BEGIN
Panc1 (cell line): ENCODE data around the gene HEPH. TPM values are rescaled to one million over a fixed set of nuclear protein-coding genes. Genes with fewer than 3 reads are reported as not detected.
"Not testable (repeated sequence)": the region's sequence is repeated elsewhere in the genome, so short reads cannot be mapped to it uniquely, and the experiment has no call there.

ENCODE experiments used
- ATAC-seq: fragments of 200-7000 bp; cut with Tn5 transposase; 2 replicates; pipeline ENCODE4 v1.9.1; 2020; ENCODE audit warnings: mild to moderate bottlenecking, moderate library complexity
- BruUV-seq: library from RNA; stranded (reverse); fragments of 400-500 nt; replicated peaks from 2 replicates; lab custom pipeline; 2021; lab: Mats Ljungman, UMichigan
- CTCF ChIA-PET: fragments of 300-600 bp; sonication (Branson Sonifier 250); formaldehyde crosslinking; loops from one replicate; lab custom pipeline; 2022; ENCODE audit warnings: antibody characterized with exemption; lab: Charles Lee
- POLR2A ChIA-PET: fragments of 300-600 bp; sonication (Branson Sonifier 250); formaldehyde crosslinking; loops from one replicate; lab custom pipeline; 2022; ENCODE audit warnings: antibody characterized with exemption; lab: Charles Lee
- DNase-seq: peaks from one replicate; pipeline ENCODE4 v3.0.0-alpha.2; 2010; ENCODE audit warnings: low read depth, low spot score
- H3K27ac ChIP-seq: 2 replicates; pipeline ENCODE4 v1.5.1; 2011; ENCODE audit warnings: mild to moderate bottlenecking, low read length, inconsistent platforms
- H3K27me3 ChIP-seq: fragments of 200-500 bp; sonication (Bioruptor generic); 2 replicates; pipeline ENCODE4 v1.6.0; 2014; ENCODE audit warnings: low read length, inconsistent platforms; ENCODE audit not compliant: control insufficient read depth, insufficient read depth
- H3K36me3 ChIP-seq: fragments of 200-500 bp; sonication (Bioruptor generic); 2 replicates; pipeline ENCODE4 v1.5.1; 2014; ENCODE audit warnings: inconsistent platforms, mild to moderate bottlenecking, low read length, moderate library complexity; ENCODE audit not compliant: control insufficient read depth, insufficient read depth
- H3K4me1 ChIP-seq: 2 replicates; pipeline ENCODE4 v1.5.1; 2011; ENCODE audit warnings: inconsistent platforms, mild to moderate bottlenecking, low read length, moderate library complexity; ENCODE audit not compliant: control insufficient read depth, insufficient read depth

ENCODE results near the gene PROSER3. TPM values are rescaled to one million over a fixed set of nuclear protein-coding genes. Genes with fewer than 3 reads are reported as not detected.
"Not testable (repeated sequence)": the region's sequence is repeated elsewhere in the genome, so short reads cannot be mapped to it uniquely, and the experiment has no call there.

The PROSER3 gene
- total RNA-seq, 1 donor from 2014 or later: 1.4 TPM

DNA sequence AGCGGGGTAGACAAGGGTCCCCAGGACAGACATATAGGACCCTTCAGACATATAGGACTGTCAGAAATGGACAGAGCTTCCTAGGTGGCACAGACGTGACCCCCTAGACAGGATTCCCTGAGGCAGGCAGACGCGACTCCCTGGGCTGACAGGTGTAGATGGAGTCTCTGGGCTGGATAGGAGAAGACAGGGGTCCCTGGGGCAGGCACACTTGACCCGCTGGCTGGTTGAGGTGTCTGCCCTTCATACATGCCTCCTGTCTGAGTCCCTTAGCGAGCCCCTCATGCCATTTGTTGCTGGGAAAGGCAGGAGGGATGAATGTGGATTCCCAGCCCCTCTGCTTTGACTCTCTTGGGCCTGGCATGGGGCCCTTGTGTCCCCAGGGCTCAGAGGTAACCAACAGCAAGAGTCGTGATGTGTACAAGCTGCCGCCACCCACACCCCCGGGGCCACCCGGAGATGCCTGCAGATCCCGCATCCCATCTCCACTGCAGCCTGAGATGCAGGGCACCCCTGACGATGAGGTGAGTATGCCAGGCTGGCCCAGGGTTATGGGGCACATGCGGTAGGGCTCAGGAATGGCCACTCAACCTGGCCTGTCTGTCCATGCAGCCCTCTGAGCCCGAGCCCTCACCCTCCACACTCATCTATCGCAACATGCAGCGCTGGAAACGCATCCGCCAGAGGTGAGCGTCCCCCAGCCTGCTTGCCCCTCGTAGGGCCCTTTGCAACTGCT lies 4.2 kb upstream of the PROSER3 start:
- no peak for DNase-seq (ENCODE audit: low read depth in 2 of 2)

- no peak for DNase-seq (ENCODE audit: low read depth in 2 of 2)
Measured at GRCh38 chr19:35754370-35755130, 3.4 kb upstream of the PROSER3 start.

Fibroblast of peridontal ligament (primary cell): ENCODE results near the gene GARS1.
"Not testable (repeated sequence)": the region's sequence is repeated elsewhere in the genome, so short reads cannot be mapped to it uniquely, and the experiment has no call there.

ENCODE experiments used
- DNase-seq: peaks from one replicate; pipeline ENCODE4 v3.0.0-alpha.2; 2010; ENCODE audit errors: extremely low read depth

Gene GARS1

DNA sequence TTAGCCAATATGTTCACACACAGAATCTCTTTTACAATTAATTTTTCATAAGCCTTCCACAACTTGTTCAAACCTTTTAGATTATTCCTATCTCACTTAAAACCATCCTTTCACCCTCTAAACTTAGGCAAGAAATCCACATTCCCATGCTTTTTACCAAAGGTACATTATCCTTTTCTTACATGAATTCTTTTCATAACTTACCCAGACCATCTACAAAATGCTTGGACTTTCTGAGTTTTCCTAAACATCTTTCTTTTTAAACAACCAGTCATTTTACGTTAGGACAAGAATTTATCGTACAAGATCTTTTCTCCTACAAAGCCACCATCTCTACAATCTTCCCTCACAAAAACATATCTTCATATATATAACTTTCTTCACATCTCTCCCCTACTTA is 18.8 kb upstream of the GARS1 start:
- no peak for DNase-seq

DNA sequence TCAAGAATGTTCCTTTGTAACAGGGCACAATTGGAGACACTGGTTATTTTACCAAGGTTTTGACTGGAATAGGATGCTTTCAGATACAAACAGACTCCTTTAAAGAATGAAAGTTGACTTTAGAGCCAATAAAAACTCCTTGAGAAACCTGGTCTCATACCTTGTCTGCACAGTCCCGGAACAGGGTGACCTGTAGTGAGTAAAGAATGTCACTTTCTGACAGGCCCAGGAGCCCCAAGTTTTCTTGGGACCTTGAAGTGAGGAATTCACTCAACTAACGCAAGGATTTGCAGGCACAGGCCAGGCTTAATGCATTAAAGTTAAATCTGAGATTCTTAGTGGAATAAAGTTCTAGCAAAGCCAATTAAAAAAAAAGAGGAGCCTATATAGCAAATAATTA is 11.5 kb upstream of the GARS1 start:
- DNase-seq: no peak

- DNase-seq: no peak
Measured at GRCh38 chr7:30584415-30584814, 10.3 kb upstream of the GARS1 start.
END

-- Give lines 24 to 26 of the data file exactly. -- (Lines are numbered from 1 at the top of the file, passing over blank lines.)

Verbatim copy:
- DNase-seq: peaks from one replicate; pipeline ENCODE4 v3.0.0-alpha.2; 2010; ENCODE audit errors: extremely low read depth

Gene GARS1

DNA sequence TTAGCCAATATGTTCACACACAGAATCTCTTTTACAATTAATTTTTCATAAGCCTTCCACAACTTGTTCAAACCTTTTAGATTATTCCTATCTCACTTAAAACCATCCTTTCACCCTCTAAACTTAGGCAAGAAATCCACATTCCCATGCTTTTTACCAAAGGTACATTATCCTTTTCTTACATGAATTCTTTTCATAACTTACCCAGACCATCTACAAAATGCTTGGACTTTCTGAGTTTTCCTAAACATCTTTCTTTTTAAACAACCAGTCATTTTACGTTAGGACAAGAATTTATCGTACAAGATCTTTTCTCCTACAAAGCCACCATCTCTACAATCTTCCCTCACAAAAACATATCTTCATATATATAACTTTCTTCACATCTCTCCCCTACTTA is 18.8 kb upstream of the GARS1 start: